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Real bug in the works

The fuse in the extractor hood above my cooker blew on Wednesday. I fitted another and the fan started but when my wife turned on the light… !!!BANG!!!. Blub removed (a subminiature LED type) and it was a bit greasy. There is “grease stopper” paper in the lid but they still get icky inside. Bulb cleaned of any grease near terminals (MES), another new fuse, reassemble and now the light works. 10 seconds later…!!!BANG!!!

Something was flashing over with the light. Another fuse, bulb removed and fan was working. That will do till I have more time.

I have just dismantled the lamp holder and found the body of a wasp across the terminals. Well it was a bit blackened and charred. Body removed, bulb inserted and now it stays lit. Or it stayed lit for the minute I tested it. I have the wasp’s body and will photograph it later as this was a real failure inducing hardware bug!

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Goodbye fuse, hello inline circuit breaker.

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These extractors and all the accessories in a kitchen do not like the fat from our dishes, we know that, but there is also the fact that the obsolescence of our daily tools is a proven thing…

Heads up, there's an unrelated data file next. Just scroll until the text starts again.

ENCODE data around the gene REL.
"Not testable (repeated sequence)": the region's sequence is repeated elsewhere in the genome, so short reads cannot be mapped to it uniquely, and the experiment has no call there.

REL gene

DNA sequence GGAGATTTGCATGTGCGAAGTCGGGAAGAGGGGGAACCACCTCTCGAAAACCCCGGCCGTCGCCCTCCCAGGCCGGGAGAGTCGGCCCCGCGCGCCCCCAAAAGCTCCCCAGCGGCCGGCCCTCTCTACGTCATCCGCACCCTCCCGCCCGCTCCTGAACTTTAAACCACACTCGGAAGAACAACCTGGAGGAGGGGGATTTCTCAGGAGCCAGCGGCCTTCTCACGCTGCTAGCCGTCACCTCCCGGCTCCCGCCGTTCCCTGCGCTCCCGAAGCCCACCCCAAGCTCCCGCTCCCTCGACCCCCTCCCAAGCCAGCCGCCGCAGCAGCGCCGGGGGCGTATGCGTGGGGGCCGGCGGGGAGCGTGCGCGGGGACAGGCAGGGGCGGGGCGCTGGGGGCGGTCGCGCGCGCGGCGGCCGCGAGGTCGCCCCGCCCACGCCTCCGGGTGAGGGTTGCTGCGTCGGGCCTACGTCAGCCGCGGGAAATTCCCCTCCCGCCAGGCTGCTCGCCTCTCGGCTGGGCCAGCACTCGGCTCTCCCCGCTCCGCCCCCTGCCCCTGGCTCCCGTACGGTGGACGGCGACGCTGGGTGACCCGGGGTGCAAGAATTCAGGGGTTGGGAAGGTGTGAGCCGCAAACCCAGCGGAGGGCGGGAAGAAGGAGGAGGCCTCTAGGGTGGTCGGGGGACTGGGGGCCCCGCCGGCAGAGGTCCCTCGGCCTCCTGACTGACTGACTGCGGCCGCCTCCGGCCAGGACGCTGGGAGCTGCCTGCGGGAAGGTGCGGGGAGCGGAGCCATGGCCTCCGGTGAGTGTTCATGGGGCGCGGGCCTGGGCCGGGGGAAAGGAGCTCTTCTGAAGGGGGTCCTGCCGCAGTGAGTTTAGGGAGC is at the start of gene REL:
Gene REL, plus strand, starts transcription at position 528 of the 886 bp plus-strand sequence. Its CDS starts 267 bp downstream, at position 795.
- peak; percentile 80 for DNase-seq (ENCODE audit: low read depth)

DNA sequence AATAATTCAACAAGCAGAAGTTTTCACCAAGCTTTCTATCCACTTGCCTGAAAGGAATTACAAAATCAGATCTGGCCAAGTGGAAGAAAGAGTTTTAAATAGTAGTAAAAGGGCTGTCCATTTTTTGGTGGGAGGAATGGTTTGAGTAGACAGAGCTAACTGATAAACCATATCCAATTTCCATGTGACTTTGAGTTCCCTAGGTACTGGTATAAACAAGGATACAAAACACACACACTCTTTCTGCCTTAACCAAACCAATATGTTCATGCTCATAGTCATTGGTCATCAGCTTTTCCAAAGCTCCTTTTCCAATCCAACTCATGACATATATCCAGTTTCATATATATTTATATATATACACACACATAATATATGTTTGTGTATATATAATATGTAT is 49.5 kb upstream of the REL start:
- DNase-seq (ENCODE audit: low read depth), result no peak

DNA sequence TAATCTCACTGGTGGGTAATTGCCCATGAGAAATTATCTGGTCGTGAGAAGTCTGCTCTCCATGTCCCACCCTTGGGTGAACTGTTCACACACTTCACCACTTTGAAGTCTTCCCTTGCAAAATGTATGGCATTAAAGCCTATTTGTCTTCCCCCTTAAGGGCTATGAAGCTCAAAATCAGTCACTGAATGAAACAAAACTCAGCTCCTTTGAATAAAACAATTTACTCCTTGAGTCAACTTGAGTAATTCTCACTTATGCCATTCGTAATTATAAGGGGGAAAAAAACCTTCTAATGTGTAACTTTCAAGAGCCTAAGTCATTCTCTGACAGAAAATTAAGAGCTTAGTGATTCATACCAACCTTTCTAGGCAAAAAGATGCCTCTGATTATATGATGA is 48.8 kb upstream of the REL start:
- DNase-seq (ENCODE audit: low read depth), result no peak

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The intricacies of the UK ring main wiring. There is a wire leaving the consumer unit/fuse box that visits each power socket in the kitchen/dining room and runs to the next socket, visiting all 20 of them and then back to the consumer unit. i.e. it is a continuous loop. Each socket is capable of 13A at 240V and the entire circuit is rated at 32A. So you may have a high current load like a kettle in one socket and a microwave on another. Some sockets have things like the kitchen radio etc. Should the loop break at some point then the circuit becomes two spurs and still works. The circuit is protected with a 32A MCB and there is an RCD as well. That is the wiring. Then in UK style in the plug of every item there is a fuse. This fuse is to protect the device’s cable in the event of a fault, it is not to protect the device. So the 32A MCB was not tripping on the short because the 3A fuse in the plug protecting the cable blew faster than the MCB could trip.

It makes sense if you have grown up with the UK ring main system :wink:

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Should have stopped there. That’s a beautiful system. It mean you don’t have to reset ever gudum device for a deas wasp. Foiled that bug’s plan of DNS.

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Reminds me of the first house wiring of all time. Loop of bare wire circling the room near the ceiling.

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Apparently a lot of new installations in the UK are radial like the rest of the world uses. I think the only reason for the ring main was to save copper when it was really expensive and in short supply (post war rebuild perhaps?). Although with the way shortages are going perhaps the ring main is a good idea…

I hope the wasp was OK. I assume you took it to the vet to treat it?? :smiley:
David

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save copper

Aluminium was used for a while… really bad idea.